If you work with APIs, then you already know there's many ways to prove your identity and gain access to an API, such as API keys. To help you use API keys as effectively as possible, let's walk through some common pitfalls we see come up, and learn how to handle sensitive data in Postman.
Let's look at three ways to securely work with API keys. Build your own example by following this step-by-step tutorial, or fork the example collection and environment in this workspace to follow along.
Instead of hard-coding your API keys, you can store them as variables in Postman. In the same way you use variables for parameterized data, you can also use variables to decouple your secrets from the rest of your code. Storing your API key as a variable allows you to revoke, or refresh, the value in a single spot. There are different variable scopes to suit different use cases.
Let's follow an example to store an API key as an environment variable. Using Postman environments allows you to decouple specific variables so they can be used alongside different collections and shared separately with other team members and collaborators.
Create an environment and add an environment variable called
api_key, and Save your changes.
Postman displays the active environment in the environment selector, located in the top right of the workbench. You can also access all environments from Environments in the sidebar and select the set active icon next to an environment to make it the active environment.
Variables can be referenced in text fields with double curly braces, as you can see here with the Authorization tab. Hover over the variable name to inspect the variable's value and scope.
Variables can also be referenced in script fields, such as by using
If you're sharing an environment with your team, keep your tokens private by only updating the current value. This also ensures that you don't override the team's value.
For global, collection, and environment variables, you can distinguish between an initial and current value. The current value is local to your session within your Postman app. If you log out of Postman, those values will disappear. The current value is never synced to your account or shared with your team—unless you choose to persist it—which keeps it more secure.
Let's walk through an example in which I share an environment with my team without sharing my personal API key.
Share the environment with your team by moving it to a team workspace:
Initial values are accessible to your team in the workspace. For example, if you want to share information like a base URL of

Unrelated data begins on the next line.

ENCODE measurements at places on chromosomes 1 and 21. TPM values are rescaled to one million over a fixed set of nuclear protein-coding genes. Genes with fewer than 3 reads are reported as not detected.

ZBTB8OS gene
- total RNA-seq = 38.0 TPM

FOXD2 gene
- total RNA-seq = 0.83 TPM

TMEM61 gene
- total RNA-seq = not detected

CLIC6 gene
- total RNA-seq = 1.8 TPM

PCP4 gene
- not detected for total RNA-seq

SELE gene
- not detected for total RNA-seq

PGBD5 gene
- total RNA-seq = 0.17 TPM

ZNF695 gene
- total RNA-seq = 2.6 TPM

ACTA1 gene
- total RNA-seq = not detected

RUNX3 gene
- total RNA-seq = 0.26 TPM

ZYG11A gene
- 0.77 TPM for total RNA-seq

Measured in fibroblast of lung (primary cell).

https://api.getpostman.com for your API, those initial values will be accessible to the team. If someone with an environment editor role updates that initial value to v2 of the API like
https://api.getpostman.com/v2, the updated initial value is shared with the team:
Current values are restricted to your session within your Postman app. If you log out and log back into Postman, those values will be gone. The current value is never synced to your account or shared with your team—unless you choose to persist it. When you're working with a team, you can keep your private information as a current value so your team doesn't have access to it. Current values are restricted to your session:
You can also define environment variables by Type. Variables are automatically assigned the default type when created, which is shown as plain text and has no extra properties. Users with editor role can change sensitive variables to secret type, which masks the initial and current values for all workspace members. Secret type can be used to prevent unintentional disclosure of sensitive data, including API secrets, passwords, tokens, and keys.
If you're sharing Postman-generated documentation with your team, or especially publicly, make sure you don't accidentally leak secrets.
Let's walk through an example in which I publish my API documentation publicly without leaking secrets.
Use placeholder text for your API key's value. Postman relies on string substitution to render the initial values of environment values in the documentation. Display a dummy token or placeholder text—like
your-nasa-key seen in the next image—to indicate what value to use. (Note: If you leave the value blank, Postman will display no information in the rendered web documentation.)
When you're ready to publish the collection and environment, go ahead and preview the documentation to scan for secrets. Postman will warn you about anything that appears to be a sensitive token, so you can make any updates before publishing the documentation:
To sum it all up, when you're using API keys, keep your secrets safe with Postman by following these three tips:
For more on API keys and security, see our "How We're Protecting Your Postman API Keys in GitHub" blog post. You can also check out Google's best practices for securely using API keys in Google Cloud Platform (GCP) applications.